For some reason, canoes operated by commercial providers are particularly to be condemned, although it is not clear how salmon and lampreys can distinguish between public-sector, private-sector and voluntary-sector canoes — or whether they would be bothered anyway: Dr William O’Connor says

It is noted that there has been little scientific research on the ecological impact of canoeing.

In other words, there is no reason to believe that there is any basis for the concerns expressed by Dr O’Connor or by various anglers.

More broadly, though, the common factor on the Shannon and the Barrow is that existing users of public facilities are resisting new or expanded uses and seeking to protect their privileges. Irish Toryism is alive and well.

Addendum: this is probably the solution to the salmon problem.

Alice is at it again

Learned readers are no doubt familiar with Dame Felicity Lott‘s interpretation of the song Alice is at it again, wherein the nature of what Alice was actually at is left to the imagination of the listeners.

Aengus Ó Snodaigh [SF, Dublin South Central] and the Minister for Fairytales [FG, Drumlins/Stony Fields] have been performing a duet to something the same effect:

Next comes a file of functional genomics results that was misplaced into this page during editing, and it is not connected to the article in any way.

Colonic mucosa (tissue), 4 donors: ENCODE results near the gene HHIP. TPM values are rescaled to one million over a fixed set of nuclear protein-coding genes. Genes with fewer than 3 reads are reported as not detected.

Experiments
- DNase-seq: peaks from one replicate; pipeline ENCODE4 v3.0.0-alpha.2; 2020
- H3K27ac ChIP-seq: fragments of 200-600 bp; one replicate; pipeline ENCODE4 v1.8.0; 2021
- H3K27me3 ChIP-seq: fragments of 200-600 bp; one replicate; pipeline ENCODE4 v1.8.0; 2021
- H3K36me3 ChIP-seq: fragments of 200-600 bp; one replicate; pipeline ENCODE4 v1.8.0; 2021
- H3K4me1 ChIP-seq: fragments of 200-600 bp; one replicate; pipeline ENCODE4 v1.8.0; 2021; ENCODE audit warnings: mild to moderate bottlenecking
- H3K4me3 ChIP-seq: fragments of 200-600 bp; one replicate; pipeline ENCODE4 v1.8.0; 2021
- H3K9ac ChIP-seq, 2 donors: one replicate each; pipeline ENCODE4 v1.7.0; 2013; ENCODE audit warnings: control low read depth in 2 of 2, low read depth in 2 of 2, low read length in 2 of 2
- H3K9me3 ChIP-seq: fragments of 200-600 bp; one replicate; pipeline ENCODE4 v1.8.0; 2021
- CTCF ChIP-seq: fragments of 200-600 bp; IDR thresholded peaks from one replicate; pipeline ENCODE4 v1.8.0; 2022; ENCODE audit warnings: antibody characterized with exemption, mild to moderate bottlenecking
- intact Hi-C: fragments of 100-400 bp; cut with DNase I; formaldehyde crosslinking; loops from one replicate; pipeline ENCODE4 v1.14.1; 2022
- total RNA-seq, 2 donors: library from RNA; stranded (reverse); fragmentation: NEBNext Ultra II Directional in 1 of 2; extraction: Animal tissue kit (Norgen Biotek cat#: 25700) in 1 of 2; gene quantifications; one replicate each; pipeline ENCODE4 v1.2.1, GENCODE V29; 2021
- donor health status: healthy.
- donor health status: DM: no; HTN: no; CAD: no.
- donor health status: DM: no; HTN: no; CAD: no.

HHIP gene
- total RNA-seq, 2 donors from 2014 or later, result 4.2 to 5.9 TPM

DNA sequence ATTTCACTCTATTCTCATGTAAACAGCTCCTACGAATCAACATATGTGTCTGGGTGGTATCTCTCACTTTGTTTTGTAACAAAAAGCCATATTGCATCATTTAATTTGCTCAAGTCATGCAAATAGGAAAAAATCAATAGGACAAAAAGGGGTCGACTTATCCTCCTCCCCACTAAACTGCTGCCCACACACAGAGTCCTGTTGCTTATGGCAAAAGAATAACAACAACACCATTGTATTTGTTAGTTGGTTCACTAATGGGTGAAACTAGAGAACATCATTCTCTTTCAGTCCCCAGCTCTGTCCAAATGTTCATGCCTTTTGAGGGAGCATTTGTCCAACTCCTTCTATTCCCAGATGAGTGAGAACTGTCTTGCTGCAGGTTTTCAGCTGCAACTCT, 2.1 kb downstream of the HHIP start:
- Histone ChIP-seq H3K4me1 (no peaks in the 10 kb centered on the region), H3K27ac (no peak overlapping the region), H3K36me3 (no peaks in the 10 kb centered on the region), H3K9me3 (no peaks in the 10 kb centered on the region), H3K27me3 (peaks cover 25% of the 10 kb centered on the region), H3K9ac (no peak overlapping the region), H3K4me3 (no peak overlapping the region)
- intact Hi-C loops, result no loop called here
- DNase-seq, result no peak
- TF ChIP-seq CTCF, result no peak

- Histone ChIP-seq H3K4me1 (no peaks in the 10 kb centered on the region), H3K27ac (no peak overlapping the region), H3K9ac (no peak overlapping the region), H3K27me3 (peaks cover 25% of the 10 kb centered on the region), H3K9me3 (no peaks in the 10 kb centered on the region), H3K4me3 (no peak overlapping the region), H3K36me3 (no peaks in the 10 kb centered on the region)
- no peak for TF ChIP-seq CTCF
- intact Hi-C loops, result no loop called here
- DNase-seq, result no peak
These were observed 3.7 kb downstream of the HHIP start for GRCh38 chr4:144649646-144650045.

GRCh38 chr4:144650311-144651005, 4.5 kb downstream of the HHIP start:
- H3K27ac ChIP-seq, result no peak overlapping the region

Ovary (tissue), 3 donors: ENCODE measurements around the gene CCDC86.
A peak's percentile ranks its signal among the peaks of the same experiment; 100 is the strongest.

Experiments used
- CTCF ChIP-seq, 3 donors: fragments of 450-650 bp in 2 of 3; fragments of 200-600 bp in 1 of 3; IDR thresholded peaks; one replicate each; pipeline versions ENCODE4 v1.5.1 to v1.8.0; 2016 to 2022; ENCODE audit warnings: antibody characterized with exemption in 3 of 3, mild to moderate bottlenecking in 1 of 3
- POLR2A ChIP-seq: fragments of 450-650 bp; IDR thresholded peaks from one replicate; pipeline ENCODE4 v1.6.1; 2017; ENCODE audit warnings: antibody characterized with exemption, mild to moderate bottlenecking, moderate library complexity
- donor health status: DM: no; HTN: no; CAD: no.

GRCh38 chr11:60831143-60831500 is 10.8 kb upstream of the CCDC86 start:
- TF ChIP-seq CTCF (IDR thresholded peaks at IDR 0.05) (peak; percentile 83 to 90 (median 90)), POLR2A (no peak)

[AOS] To ask the Minister for Arts, Heritage and the Gaeltacht the steps she is taking in conjunction with Waterways Ireland to bring to an end an issue that is occurring with increasing frequency (details supplied).

[MfF] I have been informed that Waterways Ireland technical staff recently visited the location in question to assess the situation referred to by the Deputy and to determine the options available to try to make the location referred to by the Deputy less attractive to such activities. Waterways Ireland is currently assessing these options and, subject to available funding, hope to be in a position to implement measures to improve matters, while ensuring that any changes do not negatively impact on the general public.

With regard to an immediate response to dealing with the specific issue raised by the Deputy, Waterways Ireland staff do not have enforcement powers to restrict this activity.

I and Waterways Ireland would encourage anyone who witnesses such activity to report the matter to An Garda Siochána.

So unspecified persons have been engaging in unspecified activities at an unspecified location.

And if we see them at it we should tell the police.

 

Seasteading

Update here from Alex Tabarrok.

Presumably the USA will be sending guided-missile destroyers to deter occupation.

Lough Neagh sand trade

The sand trade on Lough Neagh

The sand trade on Lough Neagh

Paul Whittle has spent much time researching and writing a history of the UK marine aggregate dredging industry. He is now publishing it online in blog format. It includes a chapter on the Lough Neagh sand trade, which is the most comprehensive account I’ve seen and well worth a read.